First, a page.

Moon Face Caused by Corticosteroid

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A round, full, and puffy face is sometimes referred to as “moon face.” If you’re taking high doses of prednisone or other steroids known as corticosteroid, this swelling is most likely a side effect of the medication. Moon face isn’t painful, but it can cause emotional stress. Some research also links the condition to other health problems that you should be aware of.

When you stop taking corticosteroids, the swelling should go away. However, if you can’t discontinue the medication, there are things you can do reduce the puffiness and go back to looking more like your old self.

This article will explain how steroid medications cause facial swelling. It will look at the emotional and physical affects of moon face and ways to cure or manage the condition.

prednisone and facial swelling.
Lara Antel / Verywell 

What Is Moon Face?

The effects prednisone and other corticosteroids have on your face is called moon face because the shape of your face actually changes, becoming rounder like a full moon. This happens because fat deposits shift, causing your cheeks to get puffy and your jaw line to fill out.

If you take corticosteroids for a long time, your body is also more likely to retain water. This causes swelling and puffy facial features.

What Causes Moon Face

Corticosteroid-related moon face is the unfortunate result of trying to treat a serious medical condition. It starts when your doctor prescribes a corticosteroid. These are used to treat a number of medical problems such as:

The corticosteroids act like cortisol, a stress hormone that the body produces naturally. Cortisol is key to fighting infections, regulating insulin levels, balancing fluid and salt, controlling blood pressure, and easing inflammation.

Too much cortisol, though, is a problem. Too much of the corticosteroids that act like cortisol are also a problem. They flood the system and cause a condition called Cushing’s Syndrome.

What Is Cushing's Syndrome?

Cushing's syndrome is rare disorder in which the body has too much cortisol. When cortisol is out of balance in Cushing syndrome, it affects a number of body systems.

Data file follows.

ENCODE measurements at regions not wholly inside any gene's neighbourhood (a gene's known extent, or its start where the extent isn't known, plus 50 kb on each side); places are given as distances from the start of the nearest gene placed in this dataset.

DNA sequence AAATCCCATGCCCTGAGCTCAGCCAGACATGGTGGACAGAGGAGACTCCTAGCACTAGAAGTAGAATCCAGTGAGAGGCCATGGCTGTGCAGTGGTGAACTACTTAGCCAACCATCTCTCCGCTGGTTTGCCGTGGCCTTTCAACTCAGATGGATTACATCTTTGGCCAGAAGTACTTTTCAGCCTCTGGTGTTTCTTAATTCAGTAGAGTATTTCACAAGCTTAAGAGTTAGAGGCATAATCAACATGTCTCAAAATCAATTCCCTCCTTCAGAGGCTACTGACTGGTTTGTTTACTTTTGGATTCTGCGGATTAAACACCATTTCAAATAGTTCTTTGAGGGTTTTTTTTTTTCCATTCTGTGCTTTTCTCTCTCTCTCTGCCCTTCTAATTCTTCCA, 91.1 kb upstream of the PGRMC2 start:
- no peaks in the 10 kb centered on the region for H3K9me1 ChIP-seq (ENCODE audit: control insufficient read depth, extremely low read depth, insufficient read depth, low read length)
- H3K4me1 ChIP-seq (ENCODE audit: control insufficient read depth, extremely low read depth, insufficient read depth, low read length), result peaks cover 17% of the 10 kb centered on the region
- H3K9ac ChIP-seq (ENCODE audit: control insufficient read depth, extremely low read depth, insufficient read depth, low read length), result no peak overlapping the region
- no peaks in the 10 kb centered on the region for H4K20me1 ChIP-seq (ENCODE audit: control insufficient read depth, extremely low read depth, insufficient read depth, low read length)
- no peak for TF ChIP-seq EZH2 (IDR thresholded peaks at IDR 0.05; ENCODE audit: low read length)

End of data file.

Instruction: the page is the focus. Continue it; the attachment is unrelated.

In addition to moon face, Cushing syndrome can cause symptoms such as:

  • Weight gain
  • Increased body hair
  • Thinning skin
  • Acne
  • Bruising
  • Swollen legs
  • Stretch marks
  • Rosy cheeks


Long-term use of corticosteroids causes fat to build up around the face. You're also more likely to retain water. This makes your cheeks swell and your face to appear moon-shaped. This moon face is a sign of Cushing's syndrome, a rare but serious condition that affects multiple areas of your body.

Prednisone side effects

Brianna Gilmarti / Verywell

How Moon Face Affects You

Moon face is often just thought of as an annoying side effect of prednisone, but it can significantly affect your quality of life.

Emotional Health

In some instances, people’s faces seem to be dramatically altered by extra fat and water retention. You may feel like you don’t even recognize yourself in the mirror. This can cause low self-esteem and depression.

The emotional stress caused by moon face can be made worse by depression or mood swings, which sometimes occur when you take corticosteroids.  

If you think prednisone or similar medications are affecting your emotional or mental state, talk to your doctor about changing your dosage.

Physical Health

Corticosteroids change how your body stores fat. Changes in facial fat that cause moon face is one way this affects you. You may also develop a “buffalo hump,” extra fat on the back of the neck. Many people also gain weight around the abdomen and middle of the body.